If the first mode is selected and the transfer control is enabled, the control signal generator 404 provides signals to the second input handle servo mechanism to orient the second input handle 624 to correspond to the orientation of the input handle 224 that is presently controlling the surgical instrument 204. This prepares the second input handle 624 to be engaged to control the surgical instrument 204 at which time the first input handle 224 may be disengaged. This may allow a smooth hand-off of the surgical instrument from one of the surgeon's hands to the other.
  • [0053]
    At other times both handles may remain engaged with one handle 224 controlling the surgical instrument 204 and the other handle 624 being controlled to maintain the corresponding orientation. The surgeon may switch between the two handles as need to perform procedures that require a greater range of motion than can be accommodated with one hand, such as moving the surgical tool 204 around an anatomical structure from back to front, across, and to the back from the other side. In one in embodiment, a manual movement of either handle 224, 624 will cause a corresponding change of orientation of the other handle so that control may be passed between handles without the need for additional action on the part of the surgeon.
  • [0054]
    FIG. 7 is a flowchart for a method of controlling a robotic surgical system. An input handle position signal is received as an input handle is translated in a plurality of degrees of freedom and an input handle orientation signal is received as the input handle is rotated in a plurality of degrees of freedom 700. One of a first mode and a second mode is selected responsive to a switch 702.
  • [0055]
    If the first mode is selected, signals are provided to a first robotic manipulator to position a surgical end effector in response to the input handle position signal and the input handle orientation signal 704.
  • [0056]
    If the second mode is selected, repositioning at least one of the input handle position, the surgical end effector, or the endoscopic camera is allowed and signals are provided and to an input handle servo mechanism to continuously orient the input handle to correspond to an orientation of the surgical end effector from a viewpoint of an endoscopic camera during the repositioning 706.
  • [0057]
    In one embodiment, repositioning of the surgical end effector independently from the input handle is allowed. In another embodiment, repositioning of the endoscopic camera is allowed. In yet another embodiment, signals are provided to a second robotic manipulator to position the endoscopic camera in response to the input handle position signal. In some of these embodiments, signals may be provided to the input handle servo mechanism to prevent changes in the position of the input handle, while allowing at least one of the surgical end effector or the endoscopic camera to be repositioned. In another embodiment, translational repositioning of the input handle is allowed and movement of the end effector is inhibited.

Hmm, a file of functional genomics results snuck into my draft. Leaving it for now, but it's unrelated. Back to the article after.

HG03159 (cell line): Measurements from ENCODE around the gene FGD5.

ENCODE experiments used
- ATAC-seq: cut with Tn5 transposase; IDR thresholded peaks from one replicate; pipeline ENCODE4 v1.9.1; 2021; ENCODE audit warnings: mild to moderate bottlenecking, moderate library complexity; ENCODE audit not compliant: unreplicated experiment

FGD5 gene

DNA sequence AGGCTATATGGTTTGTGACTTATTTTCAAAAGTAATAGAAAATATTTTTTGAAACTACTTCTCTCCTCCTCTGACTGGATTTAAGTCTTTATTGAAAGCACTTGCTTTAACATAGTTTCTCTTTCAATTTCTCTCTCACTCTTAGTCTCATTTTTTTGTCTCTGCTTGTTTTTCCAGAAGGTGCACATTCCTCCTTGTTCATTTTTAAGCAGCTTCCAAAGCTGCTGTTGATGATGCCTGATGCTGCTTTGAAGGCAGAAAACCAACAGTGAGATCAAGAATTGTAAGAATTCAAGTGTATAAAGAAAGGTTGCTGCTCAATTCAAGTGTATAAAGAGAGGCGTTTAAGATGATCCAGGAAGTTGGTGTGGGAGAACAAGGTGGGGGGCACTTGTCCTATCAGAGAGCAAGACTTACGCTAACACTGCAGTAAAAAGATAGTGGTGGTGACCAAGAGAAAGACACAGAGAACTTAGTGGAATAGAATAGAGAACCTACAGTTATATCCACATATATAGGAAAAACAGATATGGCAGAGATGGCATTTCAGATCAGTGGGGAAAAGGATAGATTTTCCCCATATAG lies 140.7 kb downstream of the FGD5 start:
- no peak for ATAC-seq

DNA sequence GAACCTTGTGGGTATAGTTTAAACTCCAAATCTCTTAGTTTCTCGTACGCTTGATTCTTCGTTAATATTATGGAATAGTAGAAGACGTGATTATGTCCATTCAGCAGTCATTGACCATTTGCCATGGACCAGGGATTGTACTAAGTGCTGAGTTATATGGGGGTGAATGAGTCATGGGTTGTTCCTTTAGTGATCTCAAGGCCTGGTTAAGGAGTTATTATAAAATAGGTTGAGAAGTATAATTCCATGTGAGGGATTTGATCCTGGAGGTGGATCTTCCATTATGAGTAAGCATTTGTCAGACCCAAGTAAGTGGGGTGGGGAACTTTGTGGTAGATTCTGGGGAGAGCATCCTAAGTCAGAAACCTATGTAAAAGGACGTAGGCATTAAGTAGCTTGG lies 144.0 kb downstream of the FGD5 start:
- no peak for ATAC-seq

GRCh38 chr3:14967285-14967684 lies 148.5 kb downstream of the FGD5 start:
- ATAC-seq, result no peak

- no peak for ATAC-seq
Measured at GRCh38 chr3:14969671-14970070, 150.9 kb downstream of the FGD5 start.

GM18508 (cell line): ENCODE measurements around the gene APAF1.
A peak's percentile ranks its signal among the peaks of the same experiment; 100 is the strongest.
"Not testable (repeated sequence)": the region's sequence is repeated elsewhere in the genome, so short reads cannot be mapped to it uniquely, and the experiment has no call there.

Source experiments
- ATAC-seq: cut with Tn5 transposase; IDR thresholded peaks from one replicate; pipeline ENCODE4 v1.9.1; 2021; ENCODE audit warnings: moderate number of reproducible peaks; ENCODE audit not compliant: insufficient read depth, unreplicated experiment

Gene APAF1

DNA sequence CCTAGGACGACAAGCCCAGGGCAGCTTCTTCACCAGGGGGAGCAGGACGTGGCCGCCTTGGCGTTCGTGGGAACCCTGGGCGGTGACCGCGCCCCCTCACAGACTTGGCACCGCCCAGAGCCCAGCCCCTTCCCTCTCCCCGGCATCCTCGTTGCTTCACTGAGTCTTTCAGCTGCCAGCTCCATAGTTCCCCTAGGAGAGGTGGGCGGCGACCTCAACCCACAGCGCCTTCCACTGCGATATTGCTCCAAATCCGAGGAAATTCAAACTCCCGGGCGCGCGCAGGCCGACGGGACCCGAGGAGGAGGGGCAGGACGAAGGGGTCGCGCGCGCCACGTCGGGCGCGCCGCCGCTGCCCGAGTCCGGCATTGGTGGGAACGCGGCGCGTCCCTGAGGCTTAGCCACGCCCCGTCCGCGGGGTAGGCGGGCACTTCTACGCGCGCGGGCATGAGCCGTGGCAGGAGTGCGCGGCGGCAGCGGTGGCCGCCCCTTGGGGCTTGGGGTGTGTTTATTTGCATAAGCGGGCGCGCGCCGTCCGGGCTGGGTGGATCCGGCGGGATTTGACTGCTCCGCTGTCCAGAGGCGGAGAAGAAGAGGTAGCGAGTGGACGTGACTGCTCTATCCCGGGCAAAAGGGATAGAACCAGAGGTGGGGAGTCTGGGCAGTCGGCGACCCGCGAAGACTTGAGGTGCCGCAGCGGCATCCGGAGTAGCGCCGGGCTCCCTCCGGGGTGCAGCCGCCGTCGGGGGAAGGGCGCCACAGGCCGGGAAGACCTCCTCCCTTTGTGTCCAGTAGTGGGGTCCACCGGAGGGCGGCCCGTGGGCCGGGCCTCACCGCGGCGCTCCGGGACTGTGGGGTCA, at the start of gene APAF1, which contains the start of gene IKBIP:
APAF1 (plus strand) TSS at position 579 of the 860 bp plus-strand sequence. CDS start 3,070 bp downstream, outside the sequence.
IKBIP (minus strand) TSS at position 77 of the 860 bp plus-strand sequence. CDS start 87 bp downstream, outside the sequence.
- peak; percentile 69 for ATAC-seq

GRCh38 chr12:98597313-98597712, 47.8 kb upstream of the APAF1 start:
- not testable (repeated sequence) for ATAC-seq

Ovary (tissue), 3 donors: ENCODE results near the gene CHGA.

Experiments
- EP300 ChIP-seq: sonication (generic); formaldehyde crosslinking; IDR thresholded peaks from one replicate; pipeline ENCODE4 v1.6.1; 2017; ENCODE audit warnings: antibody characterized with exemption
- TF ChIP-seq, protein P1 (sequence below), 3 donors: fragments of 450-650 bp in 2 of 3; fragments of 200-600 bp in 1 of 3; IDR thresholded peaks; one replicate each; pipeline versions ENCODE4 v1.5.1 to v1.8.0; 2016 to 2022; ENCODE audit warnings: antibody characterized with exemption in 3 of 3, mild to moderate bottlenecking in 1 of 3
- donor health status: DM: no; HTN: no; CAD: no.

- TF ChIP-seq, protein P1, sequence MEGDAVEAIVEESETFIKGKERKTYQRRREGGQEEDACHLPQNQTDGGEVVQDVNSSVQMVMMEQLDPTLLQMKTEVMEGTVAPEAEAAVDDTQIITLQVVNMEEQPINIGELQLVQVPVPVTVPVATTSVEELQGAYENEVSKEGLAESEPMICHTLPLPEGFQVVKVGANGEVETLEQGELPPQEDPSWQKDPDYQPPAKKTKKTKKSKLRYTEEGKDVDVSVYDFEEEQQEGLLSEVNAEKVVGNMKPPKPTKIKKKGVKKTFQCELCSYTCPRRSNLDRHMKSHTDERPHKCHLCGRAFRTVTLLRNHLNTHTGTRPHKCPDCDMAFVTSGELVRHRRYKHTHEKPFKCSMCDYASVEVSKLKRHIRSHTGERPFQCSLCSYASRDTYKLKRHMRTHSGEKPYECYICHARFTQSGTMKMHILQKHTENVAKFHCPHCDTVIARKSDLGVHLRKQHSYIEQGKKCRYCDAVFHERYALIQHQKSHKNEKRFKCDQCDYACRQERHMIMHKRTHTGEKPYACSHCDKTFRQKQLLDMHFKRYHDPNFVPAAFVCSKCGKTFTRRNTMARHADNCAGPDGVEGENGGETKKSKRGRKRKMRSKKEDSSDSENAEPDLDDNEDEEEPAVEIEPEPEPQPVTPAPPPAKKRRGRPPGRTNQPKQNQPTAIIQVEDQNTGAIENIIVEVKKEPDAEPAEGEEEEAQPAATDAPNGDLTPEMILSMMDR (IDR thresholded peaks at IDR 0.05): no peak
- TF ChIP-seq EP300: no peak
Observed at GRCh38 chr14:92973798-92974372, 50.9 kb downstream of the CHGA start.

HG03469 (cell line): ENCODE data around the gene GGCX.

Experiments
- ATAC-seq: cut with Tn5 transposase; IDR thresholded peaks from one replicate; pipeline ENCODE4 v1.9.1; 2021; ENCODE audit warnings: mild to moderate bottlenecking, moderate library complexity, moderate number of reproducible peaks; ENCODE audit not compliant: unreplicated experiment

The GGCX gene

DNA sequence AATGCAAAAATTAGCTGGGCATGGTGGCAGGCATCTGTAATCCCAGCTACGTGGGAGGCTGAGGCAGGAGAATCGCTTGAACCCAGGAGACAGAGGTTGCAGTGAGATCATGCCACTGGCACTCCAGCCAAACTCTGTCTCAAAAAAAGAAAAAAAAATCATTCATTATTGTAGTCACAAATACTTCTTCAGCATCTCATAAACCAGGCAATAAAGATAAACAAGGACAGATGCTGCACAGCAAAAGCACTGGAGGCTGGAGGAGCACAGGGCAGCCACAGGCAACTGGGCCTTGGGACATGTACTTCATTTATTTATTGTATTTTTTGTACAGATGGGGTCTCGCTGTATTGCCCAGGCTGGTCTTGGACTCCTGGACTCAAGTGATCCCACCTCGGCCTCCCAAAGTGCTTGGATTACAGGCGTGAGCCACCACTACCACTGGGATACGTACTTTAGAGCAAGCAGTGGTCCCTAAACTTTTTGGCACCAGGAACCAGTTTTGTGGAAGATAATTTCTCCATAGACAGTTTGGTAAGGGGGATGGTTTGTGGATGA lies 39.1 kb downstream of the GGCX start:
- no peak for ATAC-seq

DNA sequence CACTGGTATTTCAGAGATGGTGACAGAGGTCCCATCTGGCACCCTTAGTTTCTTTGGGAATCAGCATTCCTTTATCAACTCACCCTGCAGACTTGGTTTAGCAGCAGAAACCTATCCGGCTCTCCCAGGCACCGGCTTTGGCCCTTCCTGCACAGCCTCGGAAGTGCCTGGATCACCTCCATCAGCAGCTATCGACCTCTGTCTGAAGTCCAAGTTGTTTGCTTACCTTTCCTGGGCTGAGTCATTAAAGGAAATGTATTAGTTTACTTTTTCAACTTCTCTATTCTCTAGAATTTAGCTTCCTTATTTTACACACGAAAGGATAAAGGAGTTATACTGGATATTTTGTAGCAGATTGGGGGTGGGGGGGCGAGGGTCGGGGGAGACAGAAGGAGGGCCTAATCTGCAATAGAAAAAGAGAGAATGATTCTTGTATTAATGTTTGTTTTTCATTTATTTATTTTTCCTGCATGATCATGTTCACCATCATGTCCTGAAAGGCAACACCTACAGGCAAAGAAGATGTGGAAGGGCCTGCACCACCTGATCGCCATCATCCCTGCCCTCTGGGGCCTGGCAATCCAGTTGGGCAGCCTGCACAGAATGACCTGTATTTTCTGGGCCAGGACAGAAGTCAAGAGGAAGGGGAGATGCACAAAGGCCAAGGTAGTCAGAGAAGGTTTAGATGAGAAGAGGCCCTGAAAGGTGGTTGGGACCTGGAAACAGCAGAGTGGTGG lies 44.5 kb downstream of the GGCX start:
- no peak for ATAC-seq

• [0058]
    In another embodiment, a transfer control is provided that when enabled causes signals to be provided to a second input handle servo mechanism to orient the second input handle in response to the input handle orientation signal from the first input handle.
  • [0059]
    In still another embodiment, the control system allows the repositioning of anyone of input handle, endoscopic camera, surgical instrument, PSM or PSM set up joint to happen at the same time the surgeon is controlling the motion of the surgical end effector with the master input handle. In such embodiment, in addition to the surgeon manipulating the input handle, signals are provided to the input handle servo mechanism to continuously orient the input handle to correspond to an orientation of the surgical end effector from a viewpoint of an endoscopic camera
  • [0060]
    While certain exemplary embodiments have been described and shown in the accompanying drawings, it is to be understood that such embodiments are merely illustrative of and not restrictive on the broad invention, and that this invention is not limited to the specific constructions and arrangements shown and described, since various other modifications may occur to those of ordinary skill in the art. The description is thus to be regarded as illustrative instead of limiting.
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Classifications
U.S. Classification606/130, 700/245
International ClassificationA61B19/00, G06F19/00, B25J9/00
Cooperative ClassificationA61B34/30, A61B2034/301, A61B34/77, Y10T74/20305, B25J9/1689, G05B2219/39387, G05B2219/45117, G05B2219/39389
European ClassificationA61B19/22B, B25J9/16T4
Legal Events
DateCodeEventDescription
11 Mar 2009ASAssignment
Owner name: INTUITIVE SURGICAL, INC., CALIFORNIA
Free format text: ASSIGNMENT OF ASSIGNORS INTEREST;ASSIGNOR:PRISCO, GIUSEPPE M.;REEL/FRAME:022377/0226
Effective date: 20090309
8 Dec 2014ASAssignment
Owner name: INTUITIVE SURGICAL OPERATIONS, INC., CALIFORNIA
Free format text: ASSIGNMENT OF ASSIGNORS INTEREST;ASSIGNOR:INTUITIVE SURGICAL, INC.;REEL/FRAME:034428/0748
Effective date: 20100219